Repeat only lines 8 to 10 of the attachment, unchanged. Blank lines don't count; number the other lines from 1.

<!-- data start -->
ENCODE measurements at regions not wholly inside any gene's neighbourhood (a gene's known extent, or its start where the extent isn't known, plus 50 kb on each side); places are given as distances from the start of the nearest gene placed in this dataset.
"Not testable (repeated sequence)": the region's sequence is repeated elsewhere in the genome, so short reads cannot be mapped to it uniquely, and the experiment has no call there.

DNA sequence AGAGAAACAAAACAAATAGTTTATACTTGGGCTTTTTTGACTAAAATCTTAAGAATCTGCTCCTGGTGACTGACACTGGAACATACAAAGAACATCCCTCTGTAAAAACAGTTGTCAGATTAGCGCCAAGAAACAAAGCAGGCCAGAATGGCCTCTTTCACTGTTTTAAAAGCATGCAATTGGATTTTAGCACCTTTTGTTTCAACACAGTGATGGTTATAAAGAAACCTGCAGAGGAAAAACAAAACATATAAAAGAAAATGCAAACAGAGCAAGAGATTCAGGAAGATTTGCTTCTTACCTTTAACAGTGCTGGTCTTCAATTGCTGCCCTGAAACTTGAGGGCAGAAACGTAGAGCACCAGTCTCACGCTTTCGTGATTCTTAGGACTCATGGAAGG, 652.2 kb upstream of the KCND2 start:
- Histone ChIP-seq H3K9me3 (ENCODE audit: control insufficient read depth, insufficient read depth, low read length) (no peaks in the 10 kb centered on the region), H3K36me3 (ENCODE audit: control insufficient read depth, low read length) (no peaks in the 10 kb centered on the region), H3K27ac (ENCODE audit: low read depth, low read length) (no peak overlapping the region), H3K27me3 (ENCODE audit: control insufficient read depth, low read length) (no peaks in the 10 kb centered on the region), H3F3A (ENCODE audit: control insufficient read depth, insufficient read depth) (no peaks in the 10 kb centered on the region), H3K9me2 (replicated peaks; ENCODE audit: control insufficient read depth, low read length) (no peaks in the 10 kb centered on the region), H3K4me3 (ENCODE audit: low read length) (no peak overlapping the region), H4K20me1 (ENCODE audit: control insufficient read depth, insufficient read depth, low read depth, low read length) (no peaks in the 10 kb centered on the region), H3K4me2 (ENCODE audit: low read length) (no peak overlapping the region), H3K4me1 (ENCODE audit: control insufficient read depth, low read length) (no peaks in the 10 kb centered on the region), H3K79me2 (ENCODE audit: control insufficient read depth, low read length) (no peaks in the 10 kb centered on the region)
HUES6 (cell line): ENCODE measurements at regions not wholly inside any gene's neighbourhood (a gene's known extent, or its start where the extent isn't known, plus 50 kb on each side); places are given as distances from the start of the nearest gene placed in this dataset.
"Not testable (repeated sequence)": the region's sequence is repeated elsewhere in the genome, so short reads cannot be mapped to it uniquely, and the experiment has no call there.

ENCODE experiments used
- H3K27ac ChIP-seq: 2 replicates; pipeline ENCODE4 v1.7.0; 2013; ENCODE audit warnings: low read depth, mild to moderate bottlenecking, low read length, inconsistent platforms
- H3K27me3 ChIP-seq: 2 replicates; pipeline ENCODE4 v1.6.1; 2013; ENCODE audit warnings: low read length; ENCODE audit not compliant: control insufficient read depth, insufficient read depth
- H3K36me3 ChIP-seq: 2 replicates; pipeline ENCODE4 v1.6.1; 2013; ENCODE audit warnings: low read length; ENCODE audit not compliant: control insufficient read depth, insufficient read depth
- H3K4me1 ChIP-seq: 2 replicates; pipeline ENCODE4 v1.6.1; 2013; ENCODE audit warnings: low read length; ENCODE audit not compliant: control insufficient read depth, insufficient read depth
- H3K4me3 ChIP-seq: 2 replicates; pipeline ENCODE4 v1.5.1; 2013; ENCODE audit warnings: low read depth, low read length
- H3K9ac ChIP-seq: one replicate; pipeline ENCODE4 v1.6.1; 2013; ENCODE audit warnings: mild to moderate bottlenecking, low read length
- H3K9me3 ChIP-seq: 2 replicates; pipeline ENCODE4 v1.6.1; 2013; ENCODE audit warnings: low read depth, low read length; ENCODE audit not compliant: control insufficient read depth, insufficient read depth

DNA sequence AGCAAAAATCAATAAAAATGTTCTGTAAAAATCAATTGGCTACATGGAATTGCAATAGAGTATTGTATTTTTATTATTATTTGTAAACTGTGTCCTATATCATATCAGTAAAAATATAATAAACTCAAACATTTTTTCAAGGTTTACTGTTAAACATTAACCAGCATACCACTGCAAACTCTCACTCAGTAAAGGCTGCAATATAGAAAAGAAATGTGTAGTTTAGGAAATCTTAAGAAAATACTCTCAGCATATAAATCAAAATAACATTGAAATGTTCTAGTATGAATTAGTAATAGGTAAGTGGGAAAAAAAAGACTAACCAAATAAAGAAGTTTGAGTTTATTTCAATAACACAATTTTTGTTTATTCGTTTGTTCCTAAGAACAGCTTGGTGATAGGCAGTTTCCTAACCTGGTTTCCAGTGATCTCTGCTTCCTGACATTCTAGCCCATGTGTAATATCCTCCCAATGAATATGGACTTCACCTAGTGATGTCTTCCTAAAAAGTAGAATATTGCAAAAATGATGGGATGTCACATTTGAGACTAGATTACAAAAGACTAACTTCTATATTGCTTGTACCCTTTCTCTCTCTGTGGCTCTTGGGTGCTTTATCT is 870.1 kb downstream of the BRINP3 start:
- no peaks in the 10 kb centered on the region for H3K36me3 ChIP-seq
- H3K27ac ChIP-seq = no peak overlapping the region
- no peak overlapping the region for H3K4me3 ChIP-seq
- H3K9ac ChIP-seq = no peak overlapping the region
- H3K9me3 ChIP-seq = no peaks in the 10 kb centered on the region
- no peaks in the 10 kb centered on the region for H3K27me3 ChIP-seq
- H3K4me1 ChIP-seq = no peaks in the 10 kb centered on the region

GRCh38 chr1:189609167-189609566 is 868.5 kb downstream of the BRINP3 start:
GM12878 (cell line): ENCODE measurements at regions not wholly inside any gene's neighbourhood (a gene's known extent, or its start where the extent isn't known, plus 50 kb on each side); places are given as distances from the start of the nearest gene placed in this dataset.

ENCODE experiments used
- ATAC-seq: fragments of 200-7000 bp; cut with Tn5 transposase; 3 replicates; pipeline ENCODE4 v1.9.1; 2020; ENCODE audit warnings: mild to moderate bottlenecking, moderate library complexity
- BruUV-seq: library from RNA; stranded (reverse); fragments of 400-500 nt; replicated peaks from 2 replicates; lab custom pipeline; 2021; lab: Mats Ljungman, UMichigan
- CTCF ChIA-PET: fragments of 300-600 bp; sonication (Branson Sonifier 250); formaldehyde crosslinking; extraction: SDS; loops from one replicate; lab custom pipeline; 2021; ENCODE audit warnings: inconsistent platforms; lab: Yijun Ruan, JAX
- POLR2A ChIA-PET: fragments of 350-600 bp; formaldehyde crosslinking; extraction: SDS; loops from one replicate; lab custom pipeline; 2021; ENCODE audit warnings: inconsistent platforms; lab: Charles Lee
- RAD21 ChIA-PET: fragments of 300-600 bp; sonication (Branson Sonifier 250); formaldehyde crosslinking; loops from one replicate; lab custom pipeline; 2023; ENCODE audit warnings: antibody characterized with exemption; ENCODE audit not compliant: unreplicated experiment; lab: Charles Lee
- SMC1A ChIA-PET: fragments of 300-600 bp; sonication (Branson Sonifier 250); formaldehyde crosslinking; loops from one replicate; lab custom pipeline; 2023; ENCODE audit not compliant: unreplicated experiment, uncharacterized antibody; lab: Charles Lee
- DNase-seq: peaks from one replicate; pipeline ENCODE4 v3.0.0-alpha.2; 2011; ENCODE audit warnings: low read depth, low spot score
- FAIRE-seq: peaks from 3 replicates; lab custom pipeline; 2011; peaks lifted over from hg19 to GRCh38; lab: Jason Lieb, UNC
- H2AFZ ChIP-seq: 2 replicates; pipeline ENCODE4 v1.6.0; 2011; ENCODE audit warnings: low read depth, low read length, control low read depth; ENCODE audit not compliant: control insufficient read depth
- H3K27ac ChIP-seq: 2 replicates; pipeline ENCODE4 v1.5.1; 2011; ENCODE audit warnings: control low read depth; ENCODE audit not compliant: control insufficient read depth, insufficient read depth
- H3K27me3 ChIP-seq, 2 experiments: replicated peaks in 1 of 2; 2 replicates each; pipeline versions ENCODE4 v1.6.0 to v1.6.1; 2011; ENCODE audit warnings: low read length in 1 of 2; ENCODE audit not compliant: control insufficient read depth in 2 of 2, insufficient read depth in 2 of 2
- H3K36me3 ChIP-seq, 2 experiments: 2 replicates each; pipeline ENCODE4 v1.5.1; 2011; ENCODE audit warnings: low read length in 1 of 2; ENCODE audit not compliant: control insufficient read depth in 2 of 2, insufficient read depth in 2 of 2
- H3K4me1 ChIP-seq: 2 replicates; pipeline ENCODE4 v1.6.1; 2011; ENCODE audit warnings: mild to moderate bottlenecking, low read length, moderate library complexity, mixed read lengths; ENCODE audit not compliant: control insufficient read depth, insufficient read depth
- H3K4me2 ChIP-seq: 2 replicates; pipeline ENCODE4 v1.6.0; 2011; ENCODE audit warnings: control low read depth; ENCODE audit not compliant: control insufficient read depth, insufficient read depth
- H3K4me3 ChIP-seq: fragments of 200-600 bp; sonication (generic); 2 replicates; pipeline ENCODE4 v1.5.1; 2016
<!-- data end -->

- H3K27ac ChIP-seq: 2 replicates; pipeline ENCODE4 v1.7.0; 2013; ENCODE audit warnings: low read depth, mild to moderate bottlenecking, low read length, inconsistent platforms
- H3K27me3 ChIP-seq: 2 replicates; pipeline ENCODE4 v1.6.1; 2013; ENCODE audit warnings: low read length; ENCODE audit not compliant: control insufficient read depth, insufficient read depth
- H3K36me3 ChIP-seq: 2 replicates; pipeline ENCODE4 v1.6.1; 2013; ENCODE audit warnings: low read length; ENCODE audit not compliant: control insufficient read depth, insufficient read depth